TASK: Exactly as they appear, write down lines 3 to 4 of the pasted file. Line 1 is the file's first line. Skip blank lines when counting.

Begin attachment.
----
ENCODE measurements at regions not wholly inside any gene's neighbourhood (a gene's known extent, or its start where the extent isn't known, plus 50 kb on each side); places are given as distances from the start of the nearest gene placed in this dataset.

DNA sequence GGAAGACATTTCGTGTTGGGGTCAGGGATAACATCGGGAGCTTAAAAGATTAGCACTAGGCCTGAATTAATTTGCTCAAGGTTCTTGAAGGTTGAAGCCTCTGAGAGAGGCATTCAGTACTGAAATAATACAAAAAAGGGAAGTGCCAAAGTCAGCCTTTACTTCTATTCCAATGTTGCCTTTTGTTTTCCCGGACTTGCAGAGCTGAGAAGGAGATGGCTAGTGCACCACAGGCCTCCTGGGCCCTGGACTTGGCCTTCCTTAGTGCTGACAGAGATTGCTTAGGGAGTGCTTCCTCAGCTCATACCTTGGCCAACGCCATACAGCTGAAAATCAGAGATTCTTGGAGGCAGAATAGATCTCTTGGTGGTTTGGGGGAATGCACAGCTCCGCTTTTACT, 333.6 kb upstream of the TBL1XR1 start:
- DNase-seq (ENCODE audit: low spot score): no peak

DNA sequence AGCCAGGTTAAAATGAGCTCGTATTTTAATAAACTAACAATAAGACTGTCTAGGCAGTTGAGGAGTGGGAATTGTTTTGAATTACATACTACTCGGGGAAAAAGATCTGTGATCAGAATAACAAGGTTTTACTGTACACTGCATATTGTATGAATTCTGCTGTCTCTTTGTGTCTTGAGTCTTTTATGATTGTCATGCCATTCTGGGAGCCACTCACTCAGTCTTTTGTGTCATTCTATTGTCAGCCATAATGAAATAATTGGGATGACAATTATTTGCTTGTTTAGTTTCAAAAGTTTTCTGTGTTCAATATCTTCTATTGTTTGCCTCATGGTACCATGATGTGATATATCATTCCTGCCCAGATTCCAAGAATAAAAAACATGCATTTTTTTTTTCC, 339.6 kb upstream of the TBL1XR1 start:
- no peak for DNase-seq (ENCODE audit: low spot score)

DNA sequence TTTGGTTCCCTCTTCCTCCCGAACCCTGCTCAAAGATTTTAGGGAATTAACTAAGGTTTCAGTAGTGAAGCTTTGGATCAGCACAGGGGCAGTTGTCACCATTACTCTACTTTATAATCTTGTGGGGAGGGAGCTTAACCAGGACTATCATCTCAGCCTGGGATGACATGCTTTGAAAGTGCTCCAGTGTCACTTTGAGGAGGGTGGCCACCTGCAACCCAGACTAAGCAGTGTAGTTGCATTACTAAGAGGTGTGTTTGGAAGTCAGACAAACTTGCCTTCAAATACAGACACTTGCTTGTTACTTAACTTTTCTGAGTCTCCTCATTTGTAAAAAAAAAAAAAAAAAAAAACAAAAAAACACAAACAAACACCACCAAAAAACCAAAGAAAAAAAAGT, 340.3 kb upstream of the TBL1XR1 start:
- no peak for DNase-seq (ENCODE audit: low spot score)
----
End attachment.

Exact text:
- DNase-seq (ENCODE audit: low spot score): no peak

DNA sequence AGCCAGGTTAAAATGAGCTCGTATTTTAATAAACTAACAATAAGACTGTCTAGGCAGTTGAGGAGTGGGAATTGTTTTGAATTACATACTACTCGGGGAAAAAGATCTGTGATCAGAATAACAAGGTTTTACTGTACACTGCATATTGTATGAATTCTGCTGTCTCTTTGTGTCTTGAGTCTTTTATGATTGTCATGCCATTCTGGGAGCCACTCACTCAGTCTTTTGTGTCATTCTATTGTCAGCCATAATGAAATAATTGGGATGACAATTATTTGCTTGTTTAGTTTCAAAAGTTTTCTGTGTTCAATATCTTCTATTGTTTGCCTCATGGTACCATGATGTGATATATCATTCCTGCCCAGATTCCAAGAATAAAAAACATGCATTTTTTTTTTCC, 339.6 kb upstream of the TBL1XR1 start: